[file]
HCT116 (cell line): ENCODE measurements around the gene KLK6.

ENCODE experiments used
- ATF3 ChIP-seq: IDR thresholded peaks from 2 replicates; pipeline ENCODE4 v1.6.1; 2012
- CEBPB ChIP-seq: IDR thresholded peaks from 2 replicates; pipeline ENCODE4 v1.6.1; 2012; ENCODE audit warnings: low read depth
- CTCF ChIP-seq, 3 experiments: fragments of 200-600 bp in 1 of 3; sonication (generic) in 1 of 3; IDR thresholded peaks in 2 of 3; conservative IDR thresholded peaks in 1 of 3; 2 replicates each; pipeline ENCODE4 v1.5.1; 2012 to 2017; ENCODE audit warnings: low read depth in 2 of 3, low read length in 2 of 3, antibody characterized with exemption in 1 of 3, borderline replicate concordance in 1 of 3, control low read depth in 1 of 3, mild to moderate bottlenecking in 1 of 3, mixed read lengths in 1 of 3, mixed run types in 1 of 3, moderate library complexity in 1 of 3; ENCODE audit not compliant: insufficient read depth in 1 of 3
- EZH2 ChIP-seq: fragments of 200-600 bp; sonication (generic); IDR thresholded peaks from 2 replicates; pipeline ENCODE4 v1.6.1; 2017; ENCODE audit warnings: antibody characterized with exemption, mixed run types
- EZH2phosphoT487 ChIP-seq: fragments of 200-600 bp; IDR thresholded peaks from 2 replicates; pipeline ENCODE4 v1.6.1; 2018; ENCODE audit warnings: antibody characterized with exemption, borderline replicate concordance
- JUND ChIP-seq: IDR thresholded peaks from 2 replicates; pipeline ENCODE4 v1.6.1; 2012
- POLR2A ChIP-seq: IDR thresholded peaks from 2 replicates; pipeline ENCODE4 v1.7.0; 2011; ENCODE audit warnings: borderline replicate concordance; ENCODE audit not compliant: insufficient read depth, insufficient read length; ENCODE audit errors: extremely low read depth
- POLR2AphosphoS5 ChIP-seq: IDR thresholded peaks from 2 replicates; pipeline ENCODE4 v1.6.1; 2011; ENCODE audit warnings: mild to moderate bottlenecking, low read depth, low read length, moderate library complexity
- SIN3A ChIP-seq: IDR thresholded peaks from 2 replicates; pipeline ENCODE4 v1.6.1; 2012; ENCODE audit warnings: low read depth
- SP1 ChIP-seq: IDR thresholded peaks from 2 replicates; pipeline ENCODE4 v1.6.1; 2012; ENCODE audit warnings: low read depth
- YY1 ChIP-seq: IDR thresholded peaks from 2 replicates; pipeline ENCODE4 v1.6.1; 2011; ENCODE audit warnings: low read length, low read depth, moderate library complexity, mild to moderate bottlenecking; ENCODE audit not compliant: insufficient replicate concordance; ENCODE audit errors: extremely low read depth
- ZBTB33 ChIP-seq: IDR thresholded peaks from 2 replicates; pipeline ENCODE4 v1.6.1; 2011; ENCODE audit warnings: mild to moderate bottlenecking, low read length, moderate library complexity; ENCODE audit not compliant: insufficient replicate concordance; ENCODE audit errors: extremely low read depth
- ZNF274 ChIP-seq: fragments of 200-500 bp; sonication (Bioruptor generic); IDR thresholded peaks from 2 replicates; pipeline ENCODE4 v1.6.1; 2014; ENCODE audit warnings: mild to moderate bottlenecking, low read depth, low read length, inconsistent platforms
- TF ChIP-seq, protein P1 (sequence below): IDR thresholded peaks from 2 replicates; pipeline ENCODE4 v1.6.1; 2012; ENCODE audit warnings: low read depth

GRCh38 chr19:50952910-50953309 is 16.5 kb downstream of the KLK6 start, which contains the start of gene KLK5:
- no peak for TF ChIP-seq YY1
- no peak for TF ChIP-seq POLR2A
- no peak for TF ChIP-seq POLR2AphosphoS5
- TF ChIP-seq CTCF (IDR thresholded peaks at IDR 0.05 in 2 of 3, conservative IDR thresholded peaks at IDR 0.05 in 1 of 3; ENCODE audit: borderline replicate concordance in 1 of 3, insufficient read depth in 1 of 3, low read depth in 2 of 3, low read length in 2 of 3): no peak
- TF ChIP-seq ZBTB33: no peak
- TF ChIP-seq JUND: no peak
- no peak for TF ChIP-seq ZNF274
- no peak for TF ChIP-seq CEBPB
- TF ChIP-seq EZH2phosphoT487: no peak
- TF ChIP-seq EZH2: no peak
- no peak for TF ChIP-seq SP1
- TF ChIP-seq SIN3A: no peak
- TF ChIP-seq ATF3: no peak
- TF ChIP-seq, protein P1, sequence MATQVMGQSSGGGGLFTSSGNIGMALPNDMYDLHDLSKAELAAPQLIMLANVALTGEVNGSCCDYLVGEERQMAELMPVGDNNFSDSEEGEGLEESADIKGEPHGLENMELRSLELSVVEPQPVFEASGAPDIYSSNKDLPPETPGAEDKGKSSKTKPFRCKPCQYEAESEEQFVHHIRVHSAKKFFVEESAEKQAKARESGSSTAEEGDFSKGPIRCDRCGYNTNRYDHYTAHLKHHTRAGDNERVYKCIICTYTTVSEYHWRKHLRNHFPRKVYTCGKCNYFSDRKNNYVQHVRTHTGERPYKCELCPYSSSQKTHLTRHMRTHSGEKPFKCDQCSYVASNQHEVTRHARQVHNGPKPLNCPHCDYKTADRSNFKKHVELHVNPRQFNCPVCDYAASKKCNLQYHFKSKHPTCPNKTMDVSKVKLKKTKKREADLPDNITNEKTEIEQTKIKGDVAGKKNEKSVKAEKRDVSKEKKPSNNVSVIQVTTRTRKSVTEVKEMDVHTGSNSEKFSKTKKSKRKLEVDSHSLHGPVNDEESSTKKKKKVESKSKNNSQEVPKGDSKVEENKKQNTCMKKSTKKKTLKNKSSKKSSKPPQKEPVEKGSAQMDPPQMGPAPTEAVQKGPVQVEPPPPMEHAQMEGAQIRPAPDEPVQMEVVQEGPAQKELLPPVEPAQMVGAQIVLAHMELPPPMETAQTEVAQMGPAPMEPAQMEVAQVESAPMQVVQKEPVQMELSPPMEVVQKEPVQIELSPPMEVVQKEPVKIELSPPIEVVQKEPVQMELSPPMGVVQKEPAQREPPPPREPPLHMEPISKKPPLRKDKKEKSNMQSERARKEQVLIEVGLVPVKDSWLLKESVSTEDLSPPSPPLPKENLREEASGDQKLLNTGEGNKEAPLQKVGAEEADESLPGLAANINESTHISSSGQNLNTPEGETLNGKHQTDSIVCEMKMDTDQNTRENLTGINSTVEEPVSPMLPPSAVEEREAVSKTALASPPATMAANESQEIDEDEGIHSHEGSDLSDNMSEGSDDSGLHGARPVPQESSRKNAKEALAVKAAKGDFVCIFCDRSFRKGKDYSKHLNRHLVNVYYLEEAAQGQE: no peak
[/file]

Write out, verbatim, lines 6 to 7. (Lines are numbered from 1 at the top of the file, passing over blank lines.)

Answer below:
- EZH2 ChIP-seq: fragments of 200-600 bp; sonication (generic); IDR thresholded peaks from 2 replicates; pipeline ENCODE4 v1.6.1; 2017; ENCODE audit warnings: antibody characterized with exemption, mixed run types
- EZH2phosphoT487 ChIP-seq: fragments of 200-600 bp; IDR thresholded peaks from 2 replicates; pipeline ENCODE4 v1.6.1; 2018; ENCODE audit warnings: antibody characterized with exemption, borderline replicate concordance